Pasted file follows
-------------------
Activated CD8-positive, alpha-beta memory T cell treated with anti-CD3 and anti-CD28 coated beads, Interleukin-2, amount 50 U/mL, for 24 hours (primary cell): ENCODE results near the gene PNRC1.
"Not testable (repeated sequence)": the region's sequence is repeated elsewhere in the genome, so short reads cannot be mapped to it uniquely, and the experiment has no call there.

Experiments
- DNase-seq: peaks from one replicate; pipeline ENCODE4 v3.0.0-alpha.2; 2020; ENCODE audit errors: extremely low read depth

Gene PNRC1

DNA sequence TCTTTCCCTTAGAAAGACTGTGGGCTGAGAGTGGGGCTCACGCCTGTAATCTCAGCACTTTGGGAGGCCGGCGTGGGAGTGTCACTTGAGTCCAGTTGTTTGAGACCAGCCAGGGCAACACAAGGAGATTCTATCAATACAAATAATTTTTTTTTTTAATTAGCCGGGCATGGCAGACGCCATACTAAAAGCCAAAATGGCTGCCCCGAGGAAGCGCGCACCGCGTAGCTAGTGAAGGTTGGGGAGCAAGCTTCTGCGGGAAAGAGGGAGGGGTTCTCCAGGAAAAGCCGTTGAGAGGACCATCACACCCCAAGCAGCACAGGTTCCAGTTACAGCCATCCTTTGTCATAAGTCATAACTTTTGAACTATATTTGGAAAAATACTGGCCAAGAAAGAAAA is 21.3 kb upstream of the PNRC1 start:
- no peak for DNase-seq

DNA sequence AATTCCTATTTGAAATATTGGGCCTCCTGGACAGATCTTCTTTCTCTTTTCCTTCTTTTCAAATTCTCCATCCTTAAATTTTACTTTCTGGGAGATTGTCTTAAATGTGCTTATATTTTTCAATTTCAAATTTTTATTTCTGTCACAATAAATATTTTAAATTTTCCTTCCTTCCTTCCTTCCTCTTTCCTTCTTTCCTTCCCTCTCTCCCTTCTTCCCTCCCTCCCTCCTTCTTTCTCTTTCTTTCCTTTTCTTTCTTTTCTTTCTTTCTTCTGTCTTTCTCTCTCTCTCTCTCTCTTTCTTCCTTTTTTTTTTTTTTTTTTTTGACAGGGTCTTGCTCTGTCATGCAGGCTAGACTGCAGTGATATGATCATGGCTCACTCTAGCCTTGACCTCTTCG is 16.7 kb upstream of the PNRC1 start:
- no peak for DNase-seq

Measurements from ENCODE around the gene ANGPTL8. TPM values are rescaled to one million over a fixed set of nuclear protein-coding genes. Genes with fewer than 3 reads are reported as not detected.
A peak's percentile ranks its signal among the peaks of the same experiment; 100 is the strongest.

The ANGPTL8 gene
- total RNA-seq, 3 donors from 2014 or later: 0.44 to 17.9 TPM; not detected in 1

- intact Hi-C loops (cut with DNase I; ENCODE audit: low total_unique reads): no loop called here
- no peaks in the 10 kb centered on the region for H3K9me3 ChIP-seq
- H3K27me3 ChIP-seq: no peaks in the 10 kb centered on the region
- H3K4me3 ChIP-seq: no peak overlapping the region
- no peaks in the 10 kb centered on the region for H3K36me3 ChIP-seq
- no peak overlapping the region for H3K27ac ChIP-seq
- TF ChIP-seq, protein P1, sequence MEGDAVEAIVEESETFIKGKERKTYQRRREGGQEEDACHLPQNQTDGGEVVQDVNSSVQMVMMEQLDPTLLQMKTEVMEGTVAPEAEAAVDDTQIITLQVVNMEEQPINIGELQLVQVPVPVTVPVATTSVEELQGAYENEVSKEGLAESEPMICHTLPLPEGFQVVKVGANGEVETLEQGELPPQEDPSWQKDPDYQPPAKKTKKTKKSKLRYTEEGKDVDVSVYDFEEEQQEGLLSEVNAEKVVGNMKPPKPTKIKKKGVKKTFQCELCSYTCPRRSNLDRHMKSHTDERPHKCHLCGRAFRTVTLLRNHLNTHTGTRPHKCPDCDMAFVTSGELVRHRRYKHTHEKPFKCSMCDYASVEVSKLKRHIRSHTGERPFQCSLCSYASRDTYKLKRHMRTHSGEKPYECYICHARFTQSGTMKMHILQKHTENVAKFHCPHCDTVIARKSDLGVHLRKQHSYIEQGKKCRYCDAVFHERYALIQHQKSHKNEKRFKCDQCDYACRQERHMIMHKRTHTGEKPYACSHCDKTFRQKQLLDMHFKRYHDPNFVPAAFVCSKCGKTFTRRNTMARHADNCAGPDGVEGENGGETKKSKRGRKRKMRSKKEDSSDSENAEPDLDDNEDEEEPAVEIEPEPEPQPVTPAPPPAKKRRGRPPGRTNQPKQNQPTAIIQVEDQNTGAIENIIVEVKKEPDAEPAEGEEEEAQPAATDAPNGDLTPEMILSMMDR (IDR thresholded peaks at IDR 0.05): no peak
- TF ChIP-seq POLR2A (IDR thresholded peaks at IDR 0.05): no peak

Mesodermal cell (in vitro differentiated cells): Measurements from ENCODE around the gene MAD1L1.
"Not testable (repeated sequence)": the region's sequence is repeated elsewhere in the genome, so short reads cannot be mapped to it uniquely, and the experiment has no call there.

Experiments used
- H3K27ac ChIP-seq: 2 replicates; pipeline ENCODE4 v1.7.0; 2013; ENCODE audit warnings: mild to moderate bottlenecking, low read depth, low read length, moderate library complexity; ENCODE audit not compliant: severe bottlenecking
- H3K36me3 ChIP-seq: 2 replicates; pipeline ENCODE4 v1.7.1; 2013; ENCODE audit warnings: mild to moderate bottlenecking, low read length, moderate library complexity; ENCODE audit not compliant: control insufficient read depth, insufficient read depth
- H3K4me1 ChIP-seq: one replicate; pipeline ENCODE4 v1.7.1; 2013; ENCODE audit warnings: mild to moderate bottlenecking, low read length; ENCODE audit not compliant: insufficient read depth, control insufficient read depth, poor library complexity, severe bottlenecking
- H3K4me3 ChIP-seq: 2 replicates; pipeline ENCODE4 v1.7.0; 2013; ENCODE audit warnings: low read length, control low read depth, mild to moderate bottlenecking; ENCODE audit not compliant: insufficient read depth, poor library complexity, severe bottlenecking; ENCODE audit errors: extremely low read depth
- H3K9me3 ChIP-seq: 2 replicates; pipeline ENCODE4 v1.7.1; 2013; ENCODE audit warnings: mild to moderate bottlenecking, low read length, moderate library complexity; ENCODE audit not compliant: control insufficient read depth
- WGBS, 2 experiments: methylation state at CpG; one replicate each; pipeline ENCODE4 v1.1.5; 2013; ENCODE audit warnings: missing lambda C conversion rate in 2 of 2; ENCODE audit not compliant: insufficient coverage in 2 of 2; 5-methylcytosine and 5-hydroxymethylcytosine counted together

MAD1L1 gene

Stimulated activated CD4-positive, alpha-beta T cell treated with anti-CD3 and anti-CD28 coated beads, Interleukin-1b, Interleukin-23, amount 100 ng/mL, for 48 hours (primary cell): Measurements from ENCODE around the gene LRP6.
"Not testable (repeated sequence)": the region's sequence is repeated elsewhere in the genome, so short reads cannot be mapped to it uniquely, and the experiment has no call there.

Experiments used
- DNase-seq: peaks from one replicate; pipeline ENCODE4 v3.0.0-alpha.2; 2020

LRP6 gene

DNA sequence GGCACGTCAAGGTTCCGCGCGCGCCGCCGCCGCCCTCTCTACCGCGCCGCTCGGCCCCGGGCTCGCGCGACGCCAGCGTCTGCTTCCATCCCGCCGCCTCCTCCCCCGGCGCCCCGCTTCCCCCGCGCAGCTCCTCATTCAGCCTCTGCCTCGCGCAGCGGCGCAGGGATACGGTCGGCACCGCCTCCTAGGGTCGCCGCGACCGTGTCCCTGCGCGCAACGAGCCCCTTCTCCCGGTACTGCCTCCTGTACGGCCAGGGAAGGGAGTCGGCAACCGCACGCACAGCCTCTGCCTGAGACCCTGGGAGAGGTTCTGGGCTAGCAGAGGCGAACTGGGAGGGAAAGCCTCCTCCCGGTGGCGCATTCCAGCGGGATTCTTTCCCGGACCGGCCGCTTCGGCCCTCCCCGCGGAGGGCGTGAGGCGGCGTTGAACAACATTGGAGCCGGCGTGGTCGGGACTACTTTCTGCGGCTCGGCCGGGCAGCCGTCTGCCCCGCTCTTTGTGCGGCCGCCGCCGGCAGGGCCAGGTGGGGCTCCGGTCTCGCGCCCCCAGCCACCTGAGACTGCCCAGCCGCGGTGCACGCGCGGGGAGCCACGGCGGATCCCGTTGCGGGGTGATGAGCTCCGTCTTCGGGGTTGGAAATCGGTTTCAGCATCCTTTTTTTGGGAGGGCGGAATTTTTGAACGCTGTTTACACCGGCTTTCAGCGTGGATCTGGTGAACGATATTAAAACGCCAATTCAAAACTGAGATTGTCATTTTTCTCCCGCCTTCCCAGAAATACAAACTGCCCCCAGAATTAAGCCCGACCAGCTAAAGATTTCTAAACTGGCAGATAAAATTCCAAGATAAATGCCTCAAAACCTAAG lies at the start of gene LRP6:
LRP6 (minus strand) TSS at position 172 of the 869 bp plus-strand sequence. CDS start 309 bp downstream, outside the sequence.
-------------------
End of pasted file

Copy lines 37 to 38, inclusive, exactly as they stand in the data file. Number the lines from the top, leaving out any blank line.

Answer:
DNA sequence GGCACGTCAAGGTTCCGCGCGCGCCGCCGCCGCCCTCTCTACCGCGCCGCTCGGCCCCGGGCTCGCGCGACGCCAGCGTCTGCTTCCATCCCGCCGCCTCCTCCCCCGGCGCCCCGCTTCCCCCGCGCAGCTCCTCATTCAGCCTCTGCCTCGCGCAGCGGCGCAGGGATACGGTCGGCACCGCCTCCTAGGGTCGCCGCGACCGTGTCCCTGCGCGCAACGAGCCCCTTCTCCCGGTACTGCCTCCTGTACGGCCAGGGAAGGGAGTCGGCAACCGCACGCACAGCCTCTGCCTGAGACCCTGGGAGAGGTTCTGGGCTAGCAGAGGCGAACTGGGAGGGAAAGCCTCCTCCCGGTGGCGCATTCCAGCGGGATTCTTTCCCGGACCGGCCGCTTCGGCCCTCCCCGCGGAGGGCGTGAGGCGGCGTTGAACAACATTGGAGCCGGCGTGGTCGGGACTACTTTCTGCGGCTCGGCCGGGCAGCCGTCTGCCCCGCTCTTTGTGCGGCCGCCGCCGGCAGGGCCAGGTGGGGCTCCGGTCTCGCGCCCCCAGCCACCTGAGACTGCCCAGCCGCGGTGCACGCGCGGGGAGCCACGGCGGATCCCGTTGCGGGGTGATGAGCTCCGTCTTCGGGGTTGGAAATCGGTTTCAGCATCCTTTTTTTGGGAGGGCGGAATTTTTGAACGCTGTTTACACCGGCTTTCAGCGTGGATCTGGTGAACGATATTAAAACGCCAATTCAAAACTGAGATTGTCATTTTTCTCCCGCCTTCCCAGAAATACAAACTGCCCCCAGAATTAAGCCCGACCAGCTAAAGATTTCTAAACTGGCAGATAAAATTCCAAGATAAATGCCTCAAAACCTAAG lies at the start of gene LRP6:
LRP6 (minus strand) TSS at position 172 of the 869 bp plus-strand sequence. CDS start 309 bp downstream, outside the sequence.